• Age (the risk of type 2 diabetes increases with age)
  • Having an immediate family member with diabetes
  • Being of Hispanic, African, Aboriginal, South Asian, or Asian descent
  • Previous diagnosis of prediabetes, polycystic ovary syndrome, psychiatric disorders, Acanthosis nigricans (having areas of darkened skin), and/or obstructive sleep apnea
  • Having had a baby weighing over 9 pounds (or 4 kilograms) at birth
  • Having had gestational diabetes (30% of women with gestational diabetes develop type 2 diabetes in 15 years)
  • Having high cholesterol and/or triglyceride levels
  • Having high blood pressure
  • Being overweight, with weight primarily carried in the stomach area (fat tissue increases the body’s resistance to insulin)
  • Having taken glucocorticoid medication

Having these risk factors means more regular testing for diabetes is needed. Earlier detection and diagnosis result in more effective treatment and reduce the risk of debilitating or chronic complications.

Gestational diabetes

  • Being over 25 years of age
  • Having prediabetes
  • Having an immediate family member with type II diabetes
  • Having had gestational diabetes during a previous pregnancy
  • Having had a baby weighing over 9 pounds (or 4 kilograms) at birth
  • Being overweight
  • Being of African, Asian, Hispanic, or Aboriginal descent

Diagnosis of diabetes

Diabetes can be diagnosed in several ways, all of which involve measuring blood sugar levels, either directly or indirectly.

Blood glucose in the fasting state, at random time points, or after ingesting a drink with a specific amount of glucose can be measured to diagnose diabetes.

Blood sugar levels of 7.0 mmol/L or greater in the fasting state, 11.0 mmol/L or greater at any point, or 11.0 mmol/L or greater after drinking the measured sugar drink indicate diabetes.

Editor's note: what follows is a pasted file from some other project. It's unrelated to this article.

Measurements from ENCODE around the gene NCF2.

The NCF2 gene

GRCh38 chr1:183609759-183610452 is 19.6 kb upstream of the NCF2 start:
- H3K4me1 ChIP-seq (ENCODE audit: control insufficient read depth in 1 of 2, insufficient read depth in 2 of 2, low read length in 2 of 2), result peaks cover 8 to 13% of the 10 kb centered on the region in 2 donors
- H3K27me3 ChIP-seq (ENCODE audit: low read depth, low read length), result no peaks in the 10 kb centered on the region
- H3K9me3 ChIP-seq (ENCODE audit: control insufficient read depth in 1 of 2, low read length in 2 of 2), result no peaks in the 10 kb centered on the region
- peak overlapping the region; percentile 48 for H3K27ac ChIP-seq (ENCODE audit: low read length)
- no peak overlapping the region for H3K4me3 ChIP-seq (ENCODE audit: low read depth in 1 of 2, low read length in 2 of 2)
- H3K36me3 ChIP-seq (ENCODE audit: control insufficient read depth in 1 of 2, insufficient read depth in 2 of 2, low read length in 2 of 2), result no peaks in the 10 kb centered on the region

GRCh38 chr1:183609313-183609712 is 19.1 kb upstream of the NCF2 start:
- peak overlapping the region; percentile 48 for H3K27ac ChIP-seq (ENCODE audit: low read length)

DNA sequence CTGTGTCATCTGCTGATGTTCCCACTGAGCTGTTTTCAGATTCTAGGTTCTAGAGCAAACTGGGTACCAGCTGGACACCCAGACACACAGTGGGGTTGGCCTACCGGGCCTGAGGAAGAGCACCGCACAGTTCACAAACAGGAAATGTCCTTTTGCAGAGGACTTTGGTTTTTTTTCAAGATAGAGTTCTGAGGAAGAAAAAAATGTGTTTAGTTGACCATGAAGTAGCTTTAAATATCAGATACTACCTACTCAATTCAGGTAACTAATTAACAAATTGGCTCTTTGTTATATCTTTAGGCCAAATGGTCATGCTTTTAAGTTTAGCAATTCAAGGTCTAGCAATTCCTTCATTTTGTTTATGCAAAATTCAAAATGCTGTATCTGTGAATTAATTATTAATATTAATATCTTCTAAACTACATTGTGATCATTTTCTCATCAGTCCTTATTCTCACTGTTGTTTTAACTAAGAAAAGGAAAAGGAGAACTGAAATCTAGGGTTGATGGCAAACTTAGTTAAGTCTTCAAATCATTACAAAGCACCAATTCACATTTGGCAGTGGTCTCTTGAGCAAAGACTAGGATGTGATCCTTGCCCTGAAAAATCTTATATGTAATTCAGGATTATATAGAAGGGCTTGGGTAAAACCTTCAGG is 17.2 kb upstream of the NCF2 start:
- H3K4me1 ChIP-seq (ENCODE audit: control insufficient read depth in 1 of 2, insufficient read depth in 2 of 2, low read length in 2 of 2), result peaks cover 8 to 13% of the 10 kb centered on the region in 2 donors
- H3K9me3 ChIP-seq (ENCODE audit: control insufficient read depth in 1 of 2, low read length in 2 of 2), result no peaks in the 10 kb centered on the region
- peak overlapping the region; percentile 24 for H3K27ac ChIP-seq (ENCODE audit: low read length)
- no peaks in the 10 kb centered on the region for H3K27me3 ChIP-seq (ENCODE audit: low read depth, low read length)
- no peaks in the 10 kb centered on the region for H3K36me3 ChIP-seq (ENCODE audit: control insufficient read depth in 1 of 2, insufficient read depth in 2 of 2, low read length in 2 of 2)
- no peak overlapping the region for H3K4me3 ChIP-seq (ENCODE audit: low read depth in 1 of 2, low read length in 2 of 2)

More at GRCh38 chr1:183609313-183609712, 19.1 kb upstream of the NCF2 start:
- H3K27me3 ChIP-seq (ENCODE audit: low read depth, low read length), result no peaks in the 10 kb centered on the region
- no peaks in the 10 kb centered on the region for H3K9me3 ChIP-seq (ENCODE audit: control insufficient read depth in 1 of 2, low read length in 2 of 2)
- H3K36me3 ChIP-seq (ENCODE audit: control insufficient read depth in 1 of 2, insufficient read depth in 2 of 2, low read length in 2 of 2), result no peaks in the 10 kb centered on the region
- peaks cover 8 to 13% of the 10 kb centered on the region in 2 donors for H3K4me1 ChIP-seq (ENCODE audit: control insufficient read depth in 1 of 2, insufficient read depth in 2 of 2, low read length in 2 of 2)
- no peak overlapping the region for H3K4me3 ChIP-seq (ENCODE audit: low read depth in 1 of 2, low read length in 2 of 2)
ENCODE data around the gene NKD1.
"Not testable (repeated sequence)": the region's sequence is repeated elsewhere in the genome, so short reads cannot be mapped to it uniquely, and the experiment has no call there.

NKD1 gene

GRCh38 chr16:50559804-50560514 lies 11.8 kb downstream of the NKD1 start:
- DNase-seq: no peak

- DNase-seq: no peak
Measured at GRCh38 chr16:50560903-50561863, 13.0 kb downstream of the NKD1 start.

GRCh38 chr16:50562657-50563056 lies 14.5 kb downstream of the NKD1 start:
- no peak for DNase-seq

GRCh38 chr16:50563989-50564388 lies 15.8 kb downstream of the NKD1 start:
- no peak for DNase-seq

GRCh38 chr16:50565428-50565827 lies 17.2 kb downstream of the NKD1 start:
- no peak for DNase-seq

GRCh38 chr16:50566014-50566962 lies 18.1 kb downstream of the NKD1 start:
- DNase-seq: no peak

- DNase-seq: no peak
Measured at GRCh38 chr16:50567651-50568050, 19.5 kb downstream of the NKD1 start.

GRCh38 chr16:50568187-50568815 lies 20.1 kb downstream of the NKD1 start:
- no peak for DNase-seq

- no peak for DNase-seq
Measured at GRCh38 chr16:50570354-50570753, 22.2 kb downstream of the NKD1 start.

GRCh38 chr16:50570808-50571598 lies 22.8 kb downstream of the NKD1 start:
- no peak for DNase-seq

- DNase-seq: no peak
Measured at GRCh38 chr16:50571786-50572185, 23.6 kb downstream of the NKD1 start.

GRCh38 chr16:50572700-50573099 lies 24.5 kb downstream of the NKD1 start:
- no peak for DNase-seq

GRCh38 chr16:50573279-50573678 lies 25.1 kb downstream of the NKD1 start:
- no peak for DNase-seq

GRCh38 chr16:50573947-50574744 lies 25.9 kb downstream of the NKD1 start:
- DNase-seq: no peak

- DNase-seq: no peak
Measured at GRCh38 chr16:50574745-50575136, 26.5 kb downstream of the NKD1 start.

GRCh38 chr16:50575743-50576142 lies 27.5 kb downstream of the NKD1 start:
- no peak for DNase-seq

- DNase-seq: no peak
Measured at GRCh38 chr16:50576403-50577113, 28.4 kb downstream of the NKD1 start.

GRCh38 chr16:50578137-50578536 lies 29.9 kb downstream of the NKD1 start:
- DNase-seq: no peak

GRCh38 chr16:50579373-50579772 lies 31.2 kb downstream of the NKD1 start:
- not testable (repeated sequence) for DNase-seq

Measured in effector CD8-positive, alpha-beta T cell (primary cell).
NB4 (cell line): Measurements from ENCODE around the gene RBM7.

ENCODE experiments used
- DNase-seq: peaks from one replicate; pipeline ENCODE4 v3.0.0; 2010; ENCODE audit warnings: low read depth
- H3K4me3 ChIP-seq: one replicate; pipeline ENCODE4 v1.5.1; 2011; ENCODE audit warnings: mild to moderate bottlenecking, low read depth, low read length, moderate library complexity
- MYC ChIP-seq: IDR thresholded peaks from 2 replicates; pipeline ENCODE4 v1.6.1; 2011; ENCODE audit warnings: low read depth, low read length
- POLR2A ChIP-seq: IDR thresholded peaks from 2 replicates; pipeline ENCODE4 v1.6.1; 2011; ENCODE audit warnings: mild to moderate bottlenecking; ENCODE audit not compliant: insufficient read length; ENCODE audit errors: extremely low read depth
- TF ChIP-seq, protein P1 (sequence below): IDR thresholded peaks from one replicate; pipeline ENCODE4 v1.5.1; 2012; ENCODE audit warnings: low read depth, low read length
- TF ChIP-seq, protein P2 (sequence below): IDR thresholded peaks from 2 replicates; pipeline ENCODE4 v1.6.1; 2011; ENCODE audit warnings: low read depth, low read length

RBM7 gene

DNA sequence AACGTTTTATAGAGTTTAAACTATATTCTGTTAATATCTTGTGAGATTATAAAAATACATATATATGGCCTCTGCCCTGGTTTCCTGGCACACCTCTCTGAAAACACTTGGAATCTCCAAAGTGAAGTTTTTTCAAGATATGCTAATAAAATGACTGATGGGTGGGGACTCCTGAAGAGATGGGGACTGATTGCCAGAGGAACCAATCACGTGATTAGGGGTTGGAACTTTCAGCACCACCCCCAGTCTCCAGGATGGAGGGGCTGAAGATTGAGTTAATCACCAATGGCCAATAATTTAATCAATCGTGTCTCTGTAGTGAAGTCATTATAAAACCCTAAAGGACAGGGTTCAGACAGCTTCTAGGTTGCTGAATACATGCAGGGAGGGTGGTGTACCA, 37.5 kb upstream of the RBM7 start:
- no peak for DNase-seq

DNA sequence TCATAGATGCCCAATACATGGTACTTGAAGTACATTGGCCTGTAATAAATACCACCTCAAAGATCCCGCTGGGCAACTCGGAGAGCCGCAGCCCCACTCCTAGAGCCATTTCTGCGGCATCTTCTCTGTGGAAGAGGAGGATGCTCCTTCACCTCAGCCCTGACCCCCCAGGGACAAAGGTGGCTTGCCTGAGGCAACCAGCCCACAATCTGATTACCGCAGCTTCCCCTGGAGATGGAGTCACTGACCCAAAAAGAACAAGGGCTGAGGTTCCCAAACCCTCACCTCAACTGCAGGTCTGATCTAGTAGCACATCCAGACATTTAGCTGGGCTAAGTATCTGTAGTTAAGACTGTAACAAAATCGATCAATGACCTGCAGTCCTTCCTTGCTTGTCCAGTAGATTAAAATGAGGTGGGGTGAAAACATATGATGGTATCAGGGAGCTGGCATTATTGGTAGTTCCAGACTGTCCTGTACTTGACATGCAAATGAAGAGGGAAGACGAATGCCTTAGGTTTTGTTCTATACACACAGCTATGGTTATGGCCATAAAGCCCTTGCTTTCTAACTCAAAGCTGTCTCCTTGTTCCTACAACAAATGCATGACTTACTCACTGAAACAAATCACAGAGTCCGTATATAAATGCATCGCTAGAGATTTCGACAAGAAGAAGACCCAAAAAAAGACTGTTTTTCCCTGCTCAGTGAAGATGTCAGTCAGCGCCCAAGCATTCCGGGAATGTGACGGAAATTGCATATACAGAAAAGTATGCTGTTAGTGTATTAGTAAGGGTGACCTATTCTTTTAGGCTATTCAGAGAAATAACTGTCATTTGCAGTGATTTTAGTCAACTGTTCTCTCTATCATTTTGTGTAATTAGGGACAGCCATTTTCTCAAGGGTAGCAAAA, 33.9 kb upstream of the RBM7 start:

Another diagnostic test for diabetes is the A1C or HbA1C test, which measures the percentage of a protein called hemoglobin, which carries oxygen in red blood cells, that have sugar molecules attached to them.

A higher percentage reflects a higher blood sugar level and a higher risk for diabetes. A result of 6.5% or greater indicates diabetes.

Diabetes treatment

Treatment of diabetes includes monitoring blood sugar levels and using insulin treatment to keep blood sugar levels in a normal range.

Medications and surgery are also used in the treatment of diabetes.

Blood sugar monitoring. Blood sugar levels must be frequently monitored each day to ensure it is in a normal range.

Blood sugar is monitored using glucose meters or continuous glucose monitors.

Regular A1C or HbA1C testing is also recommended as it gives an indication of blood sugar levels over the past two or three months and is a measure of the effectiveness of the prescribed treatment plan.

Insulin. Treatment with insulin is required for those with type 1 diabetes, and may also help those with type 2 diabetes to control blood sugar levels.